Read the full story at GreenBiz.
This week I spoke with Tim Lindsey, Global Director of Sustainable Development at Caterpillar. We discussed his career path, the culture of sustainability at Caterpillar, the company’s relationship with customers and suppliers, its remanufacturing division, its partnerships with Waste Management and the World Resources Institute and more.
Tuesday, May 7, 1-2 pm CDT
Register at https://attendee.gotowebinar.com/register/6597474733924842752
There have been over 100 published psychological experiments that have attempted to get people to do the right thing for the environment. These experiments have covered many different kinds of behaviors (recycling, energy conservation, etc.) and have used many different ways of motivating people (incentives, information, feedback, etc.) What is the big picture that comes from all of this research? In this webinar, Dr. Richard Osbaldiston will discuss his recent meta-analysis of these studies, and he will share what we know—and what we don’t know—about promoting pro-environmental behaviors.
About the speaker: Richard Osbaldiston has been studying environmental issues for over 15 years as both an engineer and a psychologist. He is equally comfortable talking about kilowatt hours or intrinsic motivation. And in fact, it is the marriage of these disciplines that gives the greatest insight into we what need to do to change behavior and protect our environment.
This event is part of the P2Rx Social Media and Behavior Change webinar series.
Today, the U.S. Department of Energy’s Building Technologies Office announced plans to issue a new Wireless Metering Challenge to spur the development of low cost electric metering devices that can serve growing interest in panel level sub metering being seen throughout the commercial sector. According to a 2006 Federal Energy Management Program study, energy costs can be reduced by taking action to resolve problems identified by examining metered data. While metering systems do not directly improve energy efficiency, they do enable focused, energy efficiency actions and upgrades. It is estimated that using systems results in energy efficient actions that deliver electricity energy savings of at least 2%.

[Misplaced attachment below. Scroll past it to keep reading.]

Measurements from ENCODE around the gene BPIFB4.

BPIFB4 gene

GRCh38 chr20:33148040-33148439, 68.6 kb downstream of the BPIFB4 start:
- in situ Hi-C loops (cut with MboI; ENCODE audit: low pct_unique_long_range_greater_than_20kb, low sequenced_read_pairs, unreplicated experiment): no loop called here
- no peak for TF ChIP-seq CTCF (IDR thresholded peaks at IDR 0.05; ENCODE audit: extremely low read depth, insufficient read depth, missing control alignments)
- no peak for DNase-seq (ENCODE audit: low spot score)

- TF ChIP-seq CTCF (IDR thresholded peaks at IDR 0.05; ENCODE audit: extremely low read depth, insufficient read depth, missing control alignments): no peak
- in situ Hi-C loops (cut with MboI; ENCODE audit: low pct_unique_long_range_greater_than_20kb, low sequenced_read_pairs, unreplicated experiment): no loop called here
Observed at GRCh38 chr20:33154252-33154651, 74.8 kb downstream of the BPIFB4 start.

Key features of the challenge specification include a low cost target, essential requirements for electrical energy measurement, and wireless data transmission to an onsite collection point. Draft specifications for the wireless metering device are now available for review.
The Department of Energy invites the commercial sector, manufacturers, and federal agencies to participate in the Wireless Metering Challenge.
- Manufacturers and other interested parties are invited to review and comment on the draft specification by April 23, 2013. All comments and feedback should be submitted to firstname.lastname@example.org.
- A webinar to present the revised specification and discuss frequently asked questions is scheduled for April 30, 2013 from 2-4pm ET. Register for the webinar here.
Once a final version of the specification is released, engaged stakeholders will be asked to decide if they want to formally participate in the Challenge and sign a letter of intent. Manufacturers who sign on to the Challenge will be announced during the formal launch of the program in late May.